This is the one position where I’ll definitely let everyone else pay a lot more for the high end guys while I sit back. The hope is I can use my 2B/SS/MI positions to get enough steals to be worth half of my final steal total for the season.

Shortstop – Personally, this was another position I was willing to let other people pay for the elite talent and then mop up hopefully a fringe top-10 guy like Erick Aybar or Jonathan Villar.

That second name is interesting because Villar is a 40-steal threat on the bases. Villar strikes out a lot but he also knows how to take a walk. His ability to take pitches led to a 10-percent walk rate and a .321 OBP which was slightly above league-average. He might not do a lot of much else but he’s a source of big time steals.

Third Base

I had one name in mind going into the offseason for my third base position (preferably second, but he doesn’t qualify there on CBSsports) and that’s Brett Lawrie.

After the “Big Three” among AL third basemen in Miguel Cabrera, Adrian Beltre and Evan Longoria, there are a ton of question marks. Can Josh Donaldson come close to repeating? Will Manny Machado be healthy, and if so how will it affect his performance? Can David Freese play 140 games? Can Xander Bogaerts live up to expectations and what can Bogaerts realistically contribute in the fantasy game over a full season?

After the top three third basemen, it’s wide open and Brett Lawrie is among the top skill sets of the rest of 3B pool.

Outfield

There are more elite outfielders in the NL than the AL. The aging Carlos Beltran, the young Wil Myers and the so-far disappointing Yoenis Cespedes are all among the top 10 outfielders on Fantasy Pros for AL-Only. Meanwhile, the National League has names like Hunter Pence, Allen Craig and Jason Heyward outside the top 10. After the top five or six outfielders (at most), there aren’t many guys that have the upside to be truly elite. Because of my pitching strategy, and money spent on catchers, I won’t be targeting the handful of elite outfielders.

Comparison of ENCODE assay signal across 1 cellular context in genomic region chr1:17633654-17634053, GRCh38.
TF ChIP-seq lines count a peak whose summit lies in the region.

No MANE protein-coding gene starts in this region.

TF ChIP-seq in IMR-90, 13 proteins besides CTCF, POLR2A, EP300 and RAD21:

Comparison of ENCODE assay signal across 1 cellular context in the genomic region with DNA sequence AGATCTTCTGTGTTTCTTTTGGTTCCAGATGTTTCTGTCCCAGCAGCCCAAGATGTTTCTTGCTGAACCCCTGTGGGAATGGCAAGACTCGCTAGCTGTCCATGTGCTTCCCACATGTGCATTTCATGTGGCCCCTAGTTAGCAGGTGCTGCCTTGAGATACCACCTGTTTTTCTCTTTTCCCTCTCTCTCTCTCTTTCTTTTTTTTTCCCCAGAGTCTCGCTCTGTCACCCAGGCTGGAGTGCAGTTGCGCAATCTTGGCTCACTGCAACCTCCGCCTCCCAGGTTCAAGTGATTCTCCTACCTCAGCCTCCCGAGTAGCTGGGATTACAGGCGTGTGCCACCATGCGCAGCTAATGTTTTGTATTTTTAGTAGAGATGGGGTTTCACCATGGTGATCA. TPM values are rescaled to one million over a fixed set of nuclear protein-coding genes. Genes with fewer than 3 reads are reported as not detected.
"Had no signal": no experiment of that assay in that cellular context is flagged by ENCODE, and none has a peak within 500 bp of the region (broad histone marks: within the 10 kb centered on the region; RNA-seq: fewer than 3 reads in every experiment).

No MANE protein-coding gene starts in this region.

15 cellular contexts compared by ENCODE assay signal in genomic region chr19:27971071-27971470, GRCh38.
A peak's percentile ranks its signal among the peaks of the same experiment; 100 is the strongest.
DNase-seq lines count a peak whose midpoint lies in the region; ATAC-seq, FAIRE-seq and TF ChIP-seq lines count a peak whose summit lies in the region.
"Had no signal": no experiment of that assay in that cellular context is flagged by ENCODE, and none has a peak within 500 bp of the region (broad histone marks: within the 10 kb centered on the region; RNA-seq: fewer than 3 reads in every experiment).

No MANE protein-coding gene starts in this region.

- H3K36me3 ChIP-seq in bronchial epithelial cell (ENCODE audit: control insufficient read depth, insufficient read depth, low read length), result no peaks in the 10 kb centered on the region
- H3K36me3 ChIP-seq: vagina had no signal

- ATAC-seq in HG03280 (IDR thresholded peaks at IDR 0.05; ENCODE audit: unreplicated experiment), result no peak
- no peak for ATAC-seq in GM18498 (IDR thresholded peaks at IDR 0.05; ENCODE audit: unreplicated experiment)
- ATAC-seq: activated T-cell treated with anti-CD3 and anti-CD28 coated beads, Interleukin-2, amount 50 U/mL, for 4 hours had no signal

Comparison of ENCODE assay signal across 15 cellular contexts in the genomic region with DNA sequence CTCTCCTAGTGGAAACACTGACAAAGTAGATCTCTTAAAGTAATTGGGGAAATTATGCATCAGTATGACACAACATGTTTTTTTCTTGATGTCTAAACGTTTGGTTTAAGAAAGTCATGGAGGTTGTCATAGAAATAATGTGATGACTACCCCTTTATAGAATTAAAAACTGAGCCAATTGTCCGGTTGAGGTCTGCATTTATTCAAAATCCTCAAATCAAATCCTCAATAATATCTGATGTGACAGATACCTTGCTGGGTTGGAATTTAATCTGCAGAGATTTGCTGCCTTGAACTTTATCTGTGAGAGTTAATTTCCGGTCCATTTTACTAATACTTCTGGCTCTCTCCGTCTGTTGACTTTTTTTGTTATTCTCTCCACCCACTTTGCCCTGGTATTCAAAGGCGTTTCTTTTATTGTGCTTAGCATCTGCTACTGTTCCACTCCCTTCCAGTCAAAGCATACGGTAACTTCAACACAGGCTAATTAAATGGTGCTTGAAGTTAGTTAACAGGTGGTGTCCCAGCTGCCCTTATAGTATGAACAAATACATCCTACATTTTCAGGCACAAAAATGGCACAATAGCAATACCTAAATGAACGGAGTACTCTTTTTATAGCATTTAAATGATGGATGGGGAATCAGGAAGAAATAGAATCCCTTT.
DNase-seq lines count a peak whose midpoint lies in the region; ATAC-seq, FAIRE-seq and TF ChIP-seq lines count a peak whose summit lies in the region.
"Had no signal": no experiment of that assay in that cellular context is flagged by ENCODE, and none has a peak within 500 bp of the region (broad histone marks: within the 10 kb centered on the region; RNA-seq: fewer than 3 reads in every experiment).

Pitchers

With just nine pitcher slots and not many closers to choose from, I hope to land one anchor closer – specifically Jim Johnson or Glen Perkins, then a lower tier closer and one set-up guy. Ideally, I won’t spend more than $30 on the three relievers.

As far as starters go, there are three anchors I am targeting in the American League: Yu Darvish, Felix Hernandez or Chris Sale. I like Scherzer but I think I’ll have to pay more than I want to (which is about what Felix or Sale should go for), so I’ll hope for one of the first three.

After I get my starting anchor, I want two more guys that I can rely on. I might not need high-K guys, but I’ll need good ratios. My hope is with the savings in the outfield, I can spend a bit more on my top three pitchers and really solidify my rotation.

This is the plan going into the draft. I hope for a strong starting staff at the top, two elite catchers, tons of speed in my middle infield, a cheap outfield and I’ll stay out of the expensive talents on the corners.